So far, most of the complaints about postal vote fraud have centred on phantom voters: two-bedroomed flats with supposedly 15 people living in them, all of whom opt to vote by post. Because the registration form only has to be filled in by the head of the household, and few other checks are made, it is "childishly simple" to cheat in the British system, said a Council of Europe report in 2008.
But a Joseph Rowntree Reform Trust report in the same year drew attention to other problems with postal voting in Asian-heritage areas. It observed that the Biraderi tradition of clan politics that has been imported into many communities from the Asian sub-continent lent itself to the delivery of block votes to a party. Sometimes these postal ballot papers are taken to "voting factories", to be filled in by party activists. Biraderi is a practice that infuriates young British Asian voters, particularly women, as I saw in Blackburn, and as the whole country saw in the Bradford West by-election.
Postal votes used to be granted only if voters could show they were unable to get to a polling station. A Home Office Working Party warned in 1994 that "a move to absent voting on demand might increase the opportunity for fraudulent applications to be made without the knowledge of the elector. On balance, we consider that the risk of increased fraud outweighs the potential advantage for the electorate of making absent voting available to all". But Labour went ahead regardless.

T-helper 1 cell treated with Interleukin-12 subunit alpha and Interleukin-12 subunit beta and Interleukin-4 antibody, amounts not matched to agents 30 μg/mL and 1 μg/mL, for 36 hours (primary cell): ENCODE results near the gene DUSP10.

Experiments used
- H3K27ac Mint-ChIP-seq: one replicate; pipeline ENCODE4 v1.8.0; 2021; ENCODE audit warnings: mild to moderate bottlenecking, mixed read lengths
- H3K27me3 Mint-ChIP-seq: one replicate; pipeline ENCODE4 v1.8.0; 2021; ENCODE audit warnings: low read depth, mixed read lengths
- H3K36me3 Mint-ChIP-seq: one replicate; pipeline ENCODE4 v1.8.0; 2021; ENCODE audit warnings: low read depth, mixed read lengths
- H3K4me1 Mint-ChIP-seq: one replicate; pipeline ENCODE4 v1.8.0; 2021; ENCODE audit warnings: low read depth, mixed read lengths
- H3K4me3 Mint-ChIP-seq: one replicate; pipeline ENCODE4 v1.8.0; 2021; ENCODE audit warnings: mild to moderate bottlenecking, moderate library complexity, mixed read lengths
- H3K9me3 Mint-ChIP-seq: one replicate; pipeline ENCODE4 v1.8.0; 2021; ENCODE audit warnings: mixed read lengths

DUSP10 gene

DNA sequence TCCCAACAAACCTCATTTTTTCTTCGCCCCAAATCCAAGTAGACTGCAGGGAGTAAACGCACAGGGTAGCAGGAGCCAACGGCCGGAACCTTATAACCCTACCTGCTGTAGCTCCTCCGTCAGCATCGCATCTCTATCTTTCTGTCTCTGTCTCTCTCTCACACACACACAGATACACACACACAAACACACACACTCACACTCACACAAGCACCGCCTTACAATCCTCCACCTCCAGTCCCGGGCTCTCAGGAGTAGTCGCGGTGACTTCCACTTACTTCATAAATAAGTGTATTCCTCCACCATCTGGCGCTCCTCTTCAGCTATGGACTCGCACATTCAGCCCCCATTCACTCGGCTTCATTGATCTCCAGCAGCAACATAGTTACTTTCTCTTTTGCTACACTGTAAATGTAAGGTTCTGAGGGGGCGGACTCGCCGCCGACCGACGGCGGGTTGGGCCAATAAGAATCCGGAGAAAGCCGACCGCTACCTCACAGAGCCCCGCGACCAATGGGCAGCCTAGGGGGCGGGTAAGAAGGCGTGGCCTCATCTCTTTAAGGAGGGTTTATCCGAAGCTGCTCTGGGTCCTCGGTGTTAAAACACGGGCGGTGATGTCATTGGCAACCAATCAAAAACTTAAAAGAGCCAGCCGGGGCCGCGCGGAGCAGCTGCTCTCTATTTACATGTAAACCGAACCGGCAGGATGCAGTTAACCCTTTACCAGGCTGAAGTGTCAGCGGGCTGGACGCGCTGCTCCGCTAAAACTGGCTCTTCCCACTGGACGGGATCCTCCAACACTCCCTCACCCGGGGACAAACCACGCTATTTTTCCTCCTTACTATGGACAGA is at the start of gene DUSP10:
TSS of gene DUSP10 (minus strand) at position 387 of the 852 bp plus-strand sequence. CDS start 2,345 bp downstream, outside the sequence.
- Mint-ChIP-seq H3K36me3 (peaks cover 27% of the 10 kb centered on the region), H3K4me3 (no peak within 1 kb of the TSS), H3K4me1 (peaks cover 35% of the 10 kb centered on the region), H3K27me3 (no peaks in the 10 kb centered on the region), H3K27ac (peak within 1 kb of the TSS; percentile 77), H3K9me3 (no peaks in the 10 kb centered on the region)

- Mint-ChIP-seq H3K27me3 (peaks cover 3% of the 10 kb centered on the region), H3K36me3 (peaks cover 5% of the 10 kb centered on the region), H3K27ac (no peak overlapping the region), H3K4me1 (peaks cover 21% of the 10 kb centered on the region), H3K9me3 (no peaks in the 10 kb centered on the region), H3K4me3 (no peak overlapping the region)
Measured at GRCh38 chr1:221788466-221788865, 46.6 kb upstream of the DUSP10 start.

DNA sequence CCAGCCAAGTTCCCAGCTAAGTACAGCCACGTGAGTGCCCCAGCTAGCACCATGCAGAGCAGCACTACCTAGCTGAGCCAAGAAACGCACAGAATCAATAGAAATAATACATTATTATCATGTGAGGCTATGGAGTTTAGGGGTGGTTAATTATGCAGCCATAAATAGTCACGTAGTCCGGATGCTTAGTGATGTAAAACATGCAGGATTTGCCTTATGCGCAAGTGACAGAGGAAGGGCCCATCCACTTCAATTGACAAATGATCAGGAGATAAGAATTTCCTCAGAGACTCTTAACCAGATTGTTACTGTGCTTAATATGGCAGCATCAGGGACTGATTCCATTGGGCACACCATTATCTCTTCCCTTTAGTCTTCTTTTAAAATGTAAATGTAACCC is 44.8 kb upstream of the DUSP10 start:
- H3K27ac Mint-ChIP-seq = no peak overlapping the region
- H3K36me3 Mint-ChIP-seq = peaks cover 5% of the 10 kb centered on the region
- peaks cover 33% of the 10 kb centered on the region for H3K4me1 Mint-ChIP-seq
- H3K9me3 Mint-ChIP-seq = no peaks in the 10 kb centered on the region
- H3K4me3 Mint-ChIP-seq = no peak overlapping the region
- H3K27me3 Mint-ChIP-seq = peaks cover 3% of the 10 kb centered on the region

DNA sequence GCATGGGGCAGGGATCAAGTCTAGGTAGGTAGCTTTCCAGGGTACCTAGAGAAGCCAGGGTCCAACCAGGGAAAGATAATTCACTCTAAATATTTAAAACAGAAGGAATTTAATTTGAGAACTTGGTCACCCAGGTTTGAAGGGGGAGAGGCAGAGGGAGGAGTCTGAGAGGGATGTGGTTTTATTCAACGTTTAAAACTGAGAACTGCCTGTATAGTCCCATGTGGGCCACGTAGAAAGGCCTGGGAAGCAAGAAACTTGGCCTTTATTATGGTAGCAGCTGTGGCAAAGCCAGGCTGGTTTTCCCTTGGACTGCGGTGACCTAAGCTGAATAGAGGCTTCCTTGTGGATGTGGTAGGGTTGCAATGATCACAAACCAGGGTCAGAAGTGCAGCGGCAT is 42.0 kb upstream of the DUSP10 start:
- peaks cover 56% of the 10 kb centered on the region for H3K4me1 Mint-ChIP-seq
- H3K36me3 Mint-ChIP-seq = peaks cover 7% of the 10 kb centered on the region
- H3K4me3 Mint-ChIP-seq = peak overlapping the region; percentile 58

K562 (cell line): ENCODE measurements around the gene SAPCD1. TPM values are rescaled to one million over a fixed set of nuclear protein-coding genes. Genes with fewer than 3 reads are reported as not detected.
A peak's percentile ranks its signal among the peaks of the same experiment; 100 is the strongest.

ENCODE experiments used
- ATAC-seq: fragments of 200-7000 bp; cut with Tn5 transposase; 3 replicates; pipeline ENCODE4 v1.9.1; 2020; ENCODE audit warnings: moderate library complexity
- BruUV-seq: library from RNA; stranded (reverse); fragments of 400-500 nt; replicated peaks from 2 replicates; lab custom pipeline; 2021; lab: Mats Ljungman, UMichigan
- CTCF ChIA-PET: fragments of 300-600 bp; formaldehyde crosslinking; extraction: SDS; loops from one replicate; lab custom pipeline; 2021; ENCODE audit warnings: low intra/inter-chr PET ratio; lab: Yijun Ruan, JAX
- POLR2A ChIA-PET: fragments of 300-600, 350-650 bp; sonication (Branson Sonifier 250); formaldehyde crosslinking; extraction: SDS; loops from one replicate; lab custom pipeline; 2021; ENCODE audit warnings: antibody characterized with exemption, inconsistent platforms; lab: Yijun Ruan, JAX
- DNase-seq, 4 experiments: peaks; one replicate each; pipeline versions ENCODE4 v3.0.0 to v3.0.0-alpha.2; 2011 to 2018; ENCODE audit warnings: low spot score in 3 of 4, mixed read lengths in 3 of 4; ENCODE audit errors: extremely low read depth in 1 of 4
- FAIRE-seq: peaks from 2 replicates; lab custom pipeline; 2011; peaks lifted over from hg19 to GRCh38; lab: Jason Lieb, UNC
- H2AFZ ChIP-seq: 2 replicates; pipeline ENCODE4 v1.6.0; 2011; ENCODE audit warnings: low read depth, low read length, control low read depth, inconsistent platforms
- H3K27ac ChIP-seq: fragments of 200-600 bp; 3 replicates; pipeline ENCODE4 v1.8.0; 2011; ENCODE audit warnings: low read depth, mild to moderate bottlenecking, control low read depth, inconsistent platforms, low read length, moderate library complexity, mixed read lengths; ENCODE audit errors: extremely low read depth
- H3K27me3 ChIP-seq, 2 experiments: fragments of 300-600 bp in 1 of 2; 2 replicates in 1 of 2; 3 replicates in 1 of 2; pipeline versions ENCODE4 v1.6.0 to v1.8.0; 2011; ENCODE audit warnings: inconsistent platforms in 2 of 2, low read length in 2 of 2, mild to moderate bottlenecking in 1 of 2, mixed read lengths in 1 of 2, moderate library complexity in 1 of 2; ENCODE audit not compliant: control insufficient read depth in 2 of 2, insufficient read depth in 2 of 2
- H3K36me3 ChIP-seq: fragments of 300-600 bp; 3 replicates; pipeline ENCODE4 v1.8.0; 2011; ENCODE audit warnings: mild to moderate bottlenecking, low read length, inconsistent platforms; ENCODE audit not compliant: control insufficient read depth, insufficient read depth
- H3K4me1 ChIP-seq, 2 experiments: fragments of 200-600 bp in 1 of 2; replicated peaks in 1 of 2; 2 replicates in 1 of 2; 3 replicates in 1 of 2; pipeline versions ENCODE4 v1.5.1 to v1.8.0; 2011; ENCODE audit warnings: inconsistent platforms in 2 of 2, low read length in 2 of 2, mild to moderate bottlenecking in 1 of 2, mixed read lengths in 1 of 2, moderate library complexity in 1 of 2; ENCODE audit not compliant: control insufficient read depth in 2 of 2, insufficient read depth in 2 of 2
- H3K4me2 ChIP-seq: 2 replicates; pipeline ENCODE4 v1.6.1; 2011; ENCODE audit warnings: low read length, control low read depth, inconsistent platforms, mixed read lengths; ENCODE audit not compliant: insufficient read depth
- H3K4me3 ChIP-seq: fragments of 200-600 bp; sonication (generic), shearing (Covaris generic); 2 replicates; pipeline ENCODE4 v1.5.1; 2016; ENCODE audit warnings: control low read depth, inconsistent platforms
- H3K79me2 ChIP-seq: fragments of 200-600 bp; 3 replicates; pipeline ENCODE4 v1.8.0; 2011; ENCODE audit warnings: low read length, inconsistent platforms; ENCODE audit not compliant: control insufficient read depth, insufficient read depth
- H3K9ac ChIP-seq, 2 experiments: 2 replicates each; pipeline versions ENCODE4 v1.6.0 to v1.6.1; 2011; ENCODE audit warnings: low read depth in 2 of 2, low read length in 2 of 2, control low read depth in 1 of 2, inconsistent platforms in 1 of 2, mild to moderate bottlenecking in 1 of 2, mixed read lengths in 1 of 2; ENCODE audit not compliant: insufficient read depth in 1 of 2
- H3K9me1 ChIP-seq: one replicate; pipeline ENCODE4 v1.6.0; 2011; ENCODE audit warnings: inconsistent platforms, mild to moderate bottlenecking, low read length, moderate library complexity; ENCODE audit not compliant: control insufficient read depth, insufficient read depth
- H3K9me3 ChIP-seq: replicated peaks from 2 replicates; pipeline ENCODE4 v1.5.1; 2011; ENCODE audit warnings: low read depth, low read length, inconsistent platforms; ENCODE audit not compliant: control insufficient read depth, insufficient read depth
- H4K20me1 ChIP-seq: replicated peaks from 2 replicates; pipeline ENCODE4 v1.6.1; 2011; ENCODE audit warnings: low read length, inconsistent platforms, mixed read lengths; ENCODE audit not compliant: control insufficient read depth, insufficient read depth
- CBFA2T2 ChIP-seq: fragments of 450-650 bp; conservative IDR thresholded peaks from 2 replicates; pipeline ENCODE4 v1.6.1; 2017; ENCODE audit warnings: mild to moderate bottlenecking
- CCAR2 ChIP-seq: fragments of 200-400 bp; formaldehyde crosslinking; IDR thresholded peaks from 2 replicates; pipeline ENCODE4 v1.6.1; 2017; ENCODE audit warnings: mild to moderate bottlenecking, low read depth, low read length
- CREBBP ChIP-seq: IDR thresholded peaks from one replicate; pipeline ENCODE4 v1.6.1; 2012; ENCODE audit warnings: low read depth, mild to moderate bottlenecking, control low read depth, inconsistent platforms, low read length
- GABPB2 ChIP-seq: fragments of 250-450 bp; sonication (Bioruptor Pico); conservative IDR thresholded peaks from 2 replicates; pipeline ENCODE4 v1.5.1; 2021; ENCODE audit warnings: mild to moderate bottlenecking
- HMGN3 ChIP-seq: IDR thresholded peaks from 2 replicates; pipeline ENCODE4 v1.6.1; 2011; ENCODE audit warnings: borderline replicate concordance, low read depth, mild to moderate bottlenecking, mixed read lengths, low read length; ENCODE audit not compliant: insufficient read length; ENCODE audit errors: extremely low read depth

And even the police think it's a bad idea. A report to the Metropolitan Police Authority by the Assistant Commissioner for Specialist Operations spelled it out in 2006: "Anecdotally, some community contacts have remarked on how practices that are seen as acceptable outside the UK have been adopted in respect of UK elections – for example, the head of an extended family instructing members to vote for a particular party or candidate. Postal voting increases the risk, as the safeguard of a truly secret ballot is removed."
This government plans to deal with the phantom voter problem by bringing in individual voter registration in 2014. But this does nothing to prevent coercion, particularly of women. What we need is to go back to the system that used to prevail – whereby postal ballots are granted only to people who physically can't get to the polling station.
It might be a slight inconvenience for some voters. But it's only right in a democracy that everyone should be protected by a secret ballot. And you don't even have to feel sorry for Rachida and her sisters to want the law changed. In those constituencies with a high percentage of postal votes, it's scarily easy for a result to be stolen. If the next election is anything like as close as the last, it's quite possible that the next government could be decided by dodgy postal votes.
There's still time to clean up the system by 2015. Nick Clegg should tighten up the rules on postal voting in the same legislation that he is bringing in for individual voter registration. It's not just the women of Blackburn, Bradford and Birmingham who need it. So does our democracy and our reputation in the world. After all, who wants to live in a banana republic?